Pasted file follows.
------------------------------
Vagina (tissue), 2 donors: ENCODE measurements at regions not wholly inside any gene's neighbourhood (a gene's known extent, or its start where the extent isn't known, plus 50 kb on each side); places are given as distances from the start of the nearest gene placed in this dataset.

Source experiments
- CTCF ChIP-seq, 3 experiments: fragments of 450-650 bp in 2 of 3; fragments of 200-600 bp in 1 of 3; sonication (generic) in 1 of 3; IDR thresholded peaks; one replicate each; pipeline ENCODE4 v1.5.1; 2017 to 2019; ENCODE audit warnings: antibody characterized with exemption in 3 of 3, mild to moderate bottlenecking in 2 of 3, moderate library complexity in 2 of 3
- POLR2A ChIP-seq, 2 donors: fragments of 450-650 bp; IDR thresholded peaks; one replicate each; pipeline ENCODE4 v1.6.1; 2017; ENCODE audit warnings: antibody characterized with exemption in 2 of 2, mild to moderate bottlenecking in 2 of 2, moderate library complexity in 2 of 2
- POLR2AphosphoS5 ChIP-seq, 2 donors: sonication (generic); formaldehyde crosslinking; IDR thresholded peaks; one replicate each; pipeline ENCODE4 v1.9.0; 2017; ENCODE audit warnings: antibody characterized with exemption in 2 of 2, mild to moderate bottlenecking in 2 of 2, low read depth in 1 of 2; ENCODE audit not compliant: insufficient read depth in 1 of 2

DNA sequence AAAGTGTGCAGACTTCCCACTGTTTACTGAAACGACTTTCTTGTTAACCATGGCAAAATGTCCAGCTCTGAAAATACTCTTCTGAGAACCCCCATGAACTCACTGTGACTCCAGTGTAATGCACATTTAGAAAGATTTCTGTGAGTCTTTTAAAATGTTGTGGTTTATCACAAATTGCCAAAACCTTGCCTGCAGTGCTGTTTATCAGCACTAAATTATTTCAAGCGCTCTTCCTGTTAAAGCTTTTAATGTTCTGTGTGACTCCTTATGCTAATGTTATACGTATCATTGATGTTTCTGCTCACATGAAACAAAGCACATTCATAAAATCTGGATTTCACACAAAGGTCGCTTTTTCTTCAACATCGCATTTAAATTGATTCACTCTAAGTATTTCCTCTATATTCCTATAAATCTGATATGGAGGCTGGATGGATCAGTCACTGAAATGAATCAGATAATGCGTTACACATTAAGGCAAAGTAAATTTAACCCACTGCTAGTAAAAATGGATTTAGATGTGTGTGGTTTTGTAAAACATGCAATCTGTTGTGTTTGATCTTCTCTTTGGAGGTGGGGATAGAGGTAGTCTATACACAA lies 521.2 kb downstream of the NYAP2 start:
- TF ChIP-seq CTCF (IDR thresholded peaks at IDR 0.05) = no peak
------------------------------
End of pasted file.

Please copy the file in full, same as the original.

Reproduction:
Vagina (tissue), 2 donors: ENCODE measurements at regions not wholly inside any gene's neighbourhood (a gene's known extent, or its start where the extent isn't known, plus 50 kb on each side); places are given as distances from the start of the nearest gene placed in this dataset.

Source experiments
- CTCF ChIP-seq, 3 experiments: fragments of 450-650 bp in 2 of 3; fragments of 200-600 bp in 1 of 3; sonication (generic) in 1 of 3; IDR thresholded peaks; one replicate each; pipeline ENCODE4 v1.5.1; 2017 to 2019; ENCODE audit warnings: antibody characterized with exemption in 3 of 3, mild to moderate bottlenecking in 2 of 3, moderate library complexity in 2 of 3
- POLR2A ChIP-seq, 2 donors: fragments of 450-650 bp; IDR thresholded peaks; one replicate each; pipeline ENCODE4 v1.6.1; 2017; ENCODE audit warnings: antibody characterized with exemption in 2 of 2, mild to moderate bottlenecking in 2 of 2, moderate library complexity in 2 of 2
- POLR2AphosphoS5 ChIP-seq, 2 donors: sonication (generic); formaldehyde crosslinking; IDR thresholded peaks; one replicate each; pipeline ENCODE4 v1.9.0; 2017; ENCODE audit warnings: antibody characterized with exemption in 2 of 2, mild to moderate bottlenecking in 2 of 2, low read depth in 1 of 2; ENCODE audit not compliant: insufficient read depth in 1 of 2

DNA sequence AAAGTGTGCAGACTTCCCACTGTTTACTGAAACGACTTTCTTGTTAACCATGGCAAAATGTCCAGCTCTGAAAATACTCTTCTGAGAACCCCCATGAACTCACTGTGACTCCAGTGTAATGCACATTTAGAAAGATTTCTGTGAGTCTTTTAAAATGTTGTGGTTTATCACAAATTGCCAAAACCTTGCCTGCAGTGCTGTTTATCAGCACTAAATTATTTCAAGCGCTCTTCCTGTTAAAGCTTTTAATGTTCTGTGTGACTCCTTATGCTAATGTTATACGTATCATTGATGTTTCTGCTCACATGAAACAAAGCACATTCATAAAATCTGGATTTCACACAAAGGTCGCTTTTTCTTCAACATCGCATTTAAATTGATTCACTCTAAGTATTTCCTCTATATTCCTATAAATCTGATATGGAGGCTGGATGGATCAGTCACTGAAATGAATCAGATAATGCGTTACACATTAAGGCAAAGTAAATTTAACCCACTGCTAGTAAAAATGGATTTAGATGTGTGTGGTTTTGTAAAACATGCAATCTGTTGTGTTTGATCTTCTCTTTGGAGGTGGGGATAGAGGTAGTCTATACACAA lies 521.2 kb downstream of the NYAP2 start:
- TF ChIP-seq CTCF (IDR thresholded peaks at IDR 0.05) = no peak